7.
Trials ; 21(1): 724, 2020 Aug 17.
Article in English | MEDLINE | ID: covidwho-717548

ABSTRACT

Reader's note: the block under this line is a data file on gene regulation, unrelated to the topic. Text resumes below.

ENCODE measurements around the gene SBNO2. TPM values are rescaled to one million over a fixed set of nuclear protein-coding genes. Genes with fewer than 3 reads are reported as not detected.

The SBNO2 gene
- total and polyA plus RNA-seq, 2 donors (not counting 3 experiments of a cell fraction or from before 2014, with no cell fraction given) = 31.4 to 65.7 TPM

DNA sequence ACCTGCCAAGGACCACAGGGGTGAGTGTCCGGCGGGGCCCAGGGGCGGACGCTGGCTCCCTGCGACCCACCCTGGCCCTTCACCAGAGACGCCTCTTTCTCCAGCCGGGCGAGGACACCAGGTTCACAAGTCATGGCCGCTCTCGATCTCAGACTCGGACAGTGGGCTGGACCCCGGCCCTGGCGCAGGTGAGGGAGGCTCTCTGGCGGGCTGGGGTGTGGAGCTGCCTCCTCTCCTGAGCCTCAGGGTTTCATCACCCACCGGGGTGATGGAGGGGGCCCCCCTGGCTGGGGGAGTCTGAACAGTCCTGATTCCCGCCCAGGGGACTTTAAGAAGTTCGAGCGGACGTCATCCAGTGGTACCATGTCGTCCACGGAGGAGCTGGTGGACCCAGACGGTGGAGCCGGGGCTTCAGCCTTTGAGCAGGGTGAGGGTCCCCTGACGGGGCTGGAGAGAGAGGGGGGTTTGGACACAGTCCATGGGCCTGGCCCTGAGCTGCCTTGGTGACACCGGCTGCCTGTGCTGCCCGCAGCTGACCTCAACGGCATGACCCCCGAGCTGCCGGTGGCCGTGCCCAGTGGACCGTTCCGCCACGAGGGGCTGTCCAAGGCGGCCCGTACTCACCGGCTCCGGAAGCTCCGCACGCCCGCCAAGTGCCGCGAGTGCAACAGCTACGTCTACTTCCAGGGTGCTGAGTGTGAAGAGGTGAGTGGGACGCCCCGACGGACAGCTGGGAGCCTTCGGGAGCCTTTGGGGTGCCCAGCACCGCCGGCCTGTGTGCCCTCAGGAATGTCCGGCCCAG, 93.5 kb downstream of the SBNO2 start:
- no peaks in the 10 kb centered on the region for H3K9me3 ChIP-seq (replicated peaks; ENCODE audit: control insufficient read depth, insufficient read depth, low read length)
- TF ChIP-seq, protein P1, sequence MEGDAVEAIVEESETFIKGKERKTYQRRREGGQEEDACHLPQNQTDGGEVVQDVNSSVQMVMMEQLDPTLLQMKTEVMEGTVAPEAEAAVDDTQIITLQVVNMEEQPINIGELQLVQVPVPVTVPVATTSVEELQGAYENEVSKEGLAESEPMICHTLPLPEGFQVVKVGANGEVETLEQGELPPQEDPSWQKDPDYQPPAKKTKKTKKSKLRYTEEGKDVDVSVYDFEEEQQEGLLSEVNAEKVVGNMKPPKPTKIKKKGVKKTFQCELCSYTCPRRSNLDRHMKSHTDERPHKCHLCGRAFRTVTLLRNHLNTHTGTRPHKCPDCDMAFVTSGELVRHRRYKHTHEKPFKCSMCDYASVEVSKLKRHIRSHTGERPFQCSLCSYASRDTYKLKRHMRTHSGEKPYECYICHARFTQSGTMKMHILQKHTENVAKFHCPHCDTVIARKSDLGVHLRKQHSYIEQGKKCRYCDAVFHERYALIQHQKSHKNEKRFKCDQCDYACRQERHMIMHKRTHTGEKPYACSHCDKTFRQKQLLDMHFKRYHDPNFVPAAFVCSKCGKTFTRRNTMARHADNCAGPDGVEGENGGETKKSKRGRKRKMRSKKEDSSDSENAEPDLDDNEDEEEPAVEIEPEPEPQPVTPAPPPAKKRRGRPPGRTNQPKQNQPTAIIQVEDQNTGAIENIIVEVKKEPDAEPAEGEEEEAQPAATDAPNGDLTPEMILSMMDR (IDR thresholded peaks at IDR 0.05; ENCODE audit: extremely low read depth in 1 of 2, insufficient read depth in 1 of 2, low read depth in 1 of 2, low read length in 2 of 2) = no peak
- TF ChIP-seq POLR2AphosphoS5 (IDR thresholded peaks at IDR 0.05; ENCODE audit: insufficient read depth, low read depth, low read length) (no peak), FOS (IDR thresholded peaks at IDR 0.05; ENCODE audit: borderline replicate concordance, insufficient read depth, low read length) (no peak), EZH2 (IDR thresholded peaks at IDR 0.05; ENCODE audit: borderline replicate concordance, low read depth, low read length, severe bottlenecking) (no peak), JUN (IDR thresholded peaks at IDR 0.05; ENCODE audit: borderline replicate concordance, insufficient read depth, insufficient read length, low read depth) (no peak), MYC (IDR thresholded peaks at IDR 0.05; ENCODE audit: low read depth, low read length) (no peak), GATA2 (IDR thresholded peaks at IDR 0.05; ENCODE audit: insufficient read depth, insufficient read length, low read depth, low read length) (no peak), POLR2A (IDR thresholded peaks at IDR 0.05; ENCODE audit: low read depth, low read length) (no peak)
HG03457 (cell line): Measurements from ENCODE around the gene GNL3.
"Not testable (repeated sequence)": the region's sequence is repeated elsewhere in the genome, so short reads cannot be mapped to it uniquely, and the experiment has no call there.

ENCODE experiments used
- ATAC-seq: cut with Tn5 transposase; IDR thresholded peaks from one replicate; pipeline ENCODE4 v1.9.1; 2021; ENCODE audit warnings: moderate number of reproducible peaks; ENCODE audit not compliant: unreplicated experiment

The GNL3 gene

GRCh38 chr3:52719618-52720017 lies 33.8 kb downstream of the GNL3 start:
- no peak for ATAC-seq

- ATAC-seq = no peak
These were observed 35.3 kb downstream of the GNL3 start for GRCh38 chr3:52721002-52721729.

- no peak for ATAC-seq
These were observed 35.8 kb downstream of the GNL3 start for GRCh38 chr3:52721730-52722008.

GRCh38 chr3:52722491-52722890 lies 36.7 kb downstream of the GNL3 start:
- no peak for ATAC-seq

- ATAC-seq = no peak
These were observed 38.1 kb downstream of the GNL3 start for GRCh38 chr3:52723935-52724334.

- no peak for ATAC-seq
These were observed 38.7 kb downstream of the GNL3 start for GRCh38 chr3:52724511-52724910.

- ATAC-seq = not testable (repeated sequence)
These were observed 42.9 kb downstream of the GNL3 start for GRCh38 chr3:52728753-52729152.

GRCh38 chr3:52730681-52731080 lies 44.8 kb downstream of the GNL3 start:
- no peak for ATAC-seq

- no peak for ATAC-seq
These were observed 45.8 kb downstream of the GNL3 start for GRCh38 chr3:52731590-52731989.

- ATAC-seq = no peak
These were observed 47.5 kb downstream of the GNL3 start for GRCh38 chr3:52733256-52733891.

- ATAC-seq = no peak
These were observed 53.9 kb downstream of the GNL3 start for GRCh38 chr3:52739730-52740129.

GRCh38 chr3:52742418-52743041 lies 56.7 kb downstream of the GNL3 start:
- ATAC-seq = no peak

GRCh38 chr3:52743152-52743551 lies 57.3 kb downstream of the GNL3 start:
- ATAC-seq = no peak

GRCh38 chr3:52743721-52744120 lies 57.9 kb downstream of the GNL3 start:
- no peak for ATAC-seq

OBJECTIVES: To assess the hypothesis that an adjunctive therapy with methylprednisolone and unfractionated heparin (UFH) or with methylprednisolone and low molecular weight heparin (LMWH) are more effective in reducing any-cause mortality in critically-ill ventilated patients with pneumonia from SARS-CoV-2 infection compared to LMWH alone. TRIAL DESIGN: The study is designed as a multi-centre, interventional, parallel group, superiority, randomized, investigator sponsored, three arms study. Patients, who satisfy all inclusion criteria and no exclusion criteria, will be randomly assigned to one of the three treatment groups in a ratio 1:1:1. PARTICIPANTS: Inpatients will be recruited from 8 Italian Academic and non-Academic Intensive Care Units INCLUSION CRITERIA (ALL REQUIRED): 1. Positive SARS-CoV-2 diagnostic (on pharyngeal swab of deep airways material) 2. Positive pressure ventilation (either non-invasive or invasive) from > 24 hours 3. Invasive mechanical ventilation from < 96 hours 4. PaO2/FiO2 ratio lower than 150 mmHg 5. D-dimer level > 6 times the upper limit of normal reference range 6. C-reactive Protein > 6-fold upper the limit of normal reference range EXCLUSION CRITERIA: 1. Age < 18 years 2. On-going treatment with anticoagulant drugs 3. Platelet count < 100.000/mm3 4. History of heparin-induced thrombocytopenia 5. Allergy to sodium enoxaparin or other LMWH, UFH or methylprednisolone 6. Active bleeding or on-going clinical condition deemed at high risk of bleeding contraindicating anticoagulant treatment 7. Recent (in the last 1 month prior to randomization) brain, spinal or ophthalmic surgery 8. Chronic assumption or oral corticosteroids 9. Pregnancy or breastfeeding or positive pregnancy test. In childbearing age women, before inclusion, a pregnancy test will be performed if not available 10. Clinical decision to withhold life-sustaining treatment or "too sick to benefit" 11. Presence of other severe diseases impairing life expectancy (e.g. patients are not expected to survive 28 days given their pre-existing medical condition) 12. Lack or withdrawal of informed consent INTERVENTION AND COMPARATOR: • LMWH group: patients in this group will be administered enoxaparin at standard prophylactic dosage. • LMWH + steroid group: patients in this group will receive enoxaparin at standard prophylactic dosage and methylprednisolone. • UFH + steroid group: patients in this group will receive UFH at therapeutic dosages and methylprednisolone. UFH will be administered intravenously in UFH + steroid group at therapeutic doses. The infusion will be started at an infusion rate of 18 UI/kg/hour and then modified to obtain aPTT Ratio in between the range of 1.5-2.0. aPTT will be periodically checked at intervals no longer than 12 hours. The treatment with UFH will be administered up to ICU discharge. After ICU discharge anticoagulant therapy may be interrupted or switched to prophylaxis with LMWH in the destination ward up to clinical judgement of the attending physician. Enoxaparin will be administered in both LMWH group and LMWH + steroid group at standard prophylactic dose (i.e., 4000 UI once day, increased to 6000 UI once day for patients weighting more than 90 kg). The treatment will be administered subcutaneously once a day up to ICU discharge. After ICU discharge it may be continued or interrupted in the destination ward up to clinical judgement of the attending physician. Methylprednisolone will be administered in both LMWH + steroid group and UHF + steroid group intravenously with an initial bolus of 0,5 mg/kg followed by administration of 0,5 mg/kg 4 times daily for 7 days, 0,5 mg/kg 3 times daily from day 8 to day 10, 0,5 mg/kg 2 times daily at days 11 and 12 and 0,5 mg/kg once daily at days 13 and 14. MAIN OUTCOMES: Primary Efficacy Endpoint: All-cause mortality at day 28 Secondary Efficacy Endpoints: - Ventilation free days (VFDs) at day 28, defined as the total number of days that patient is alive and free of ventilation (either invasive or non-invasive) between randomization and day 28 (censored at hospital discharge). - Need of rescue administration of high-dose steroids or immune-modulatory drugs; - Occurrence of switch from non-invasive to invasive mechanical ventilation during ICU stay; - Delay from start of non-invasive ventilation to switch to invasive ventilation; - All-cause mortality at ICU discharge and hospital discharge; - ICU free days (IFDs) at day 28, defined as the total number of days between ICU discharge and day 28. - Occurrence of new infections from randomization to day 28; including infections by Candida, Aspergillus, Adenovirus, Herpes Virus e Cytomegalovirus - Occurrence of new organ dysfunction and grade of dysfunction during ICU stay. - Objectively confirmed venous thromboembolism, stroke or myocardial infarction; Safety endpoints: - Occurrence of major bleeding, defined as transfusion of 2 or more units of packed red blood cells in a day, bleeding that occurs in at least one of the following critical sites [intracranial, intra-spinal, intraocular (within the corpus of the eye; thus, a conjunctival bleed is not an intraocular bleed), pericardial, intra-articular, intramuscular with compartment syndrome, or retroperitoneal], bleeding that necessitates surgical intervention and bleeding that is fatal (defined as a bleeding event that was the primary cause of death or contributed directly to death); - Occurrence of clinically relevant non-major bleeding, defined ad acute clinically overt bleeding that does not meet the criteria for major and consists of any bleeding compromising hemodynamic; spontaneous hematoma larger than 25 cm2, intramuscular hematoma documented by ultrasonography, haematuria that was macroscopic and was spontaneous or lasted for more than 24 hours after invasive procedures; haemoptysis, hematemesis or spontaneous rectal bleeding requiring endoscopy or other medical intervention or any other bleeding requiring temporary cessation of a study drug. RANDOMIZATION: A block randomisation will be used with variable block sizes (block size 4-6-8), stratified by 3 factors: Centre, BMI (<30/≥30) and Age (<75/≥75). Central randomisation will be performed using a secure, web-based, randomisation system with an allocation ratio of 1:1:1. The allocation sequence will be generated by the study statistician using computer generated random numbers. BLINDING (MASKING): Participants to the study will be blinded to group assignment. NUMBERS TO BE RANDOMISED (SAMPLE SIZE): The target sample size is based on the hypothesis that the combined use of UHF and steroid versus the LMWH group will significantly reduce the risk of death at day 28. The overall sample size in this study is expected to be 210 with a randomization 1:1:1 and seventy patients in each group. Assuming an alpha of 2.5% (two tailed) and mortality rate in LMWH group of 50%, as indicated from initial studies of ICU patients, the study will have an 80% power to detect at least a 25 % absolute reduction in the risk of death between: a) LMHW + steroid group and LMWH group or b) UHF + steroid group and LMWH group. The study has not been sized to assess the difference between LMHW + steroid group and UHF + steroid group, therefore the results obtained from this comparison will need to be interpreted with caution and will need further adequately sized studies confirm the effect. On the basis of a conservative estimation, that 8 participating sites admit an average of 3 eligible patients per month per centre (24 patients/month). Assuming that 80 % of eligible patients are enrolled, recruitment of 210 participants will be completed in approximately 10 months. TRIAL STATUS: Protocol version 1.1 of April 26th, 2020. Recruitment start (expected): September 1st, 2020 Recruitment finish (expected): June 30th, 2021 TRIAL REGISTRATION: EudraCT number 2020-001921-30 , registered on April 15th, 2020 AIFA approval on May 4th, 2020 FULL PROTOCOL: The full protocol is attached as an additional file, accessible from the Trials website (Additional file 1). In the interest in expediting dissemination of this material, the familiar formatting has been eliminated; this Letter serves as a summary of the key elements of the full protocol.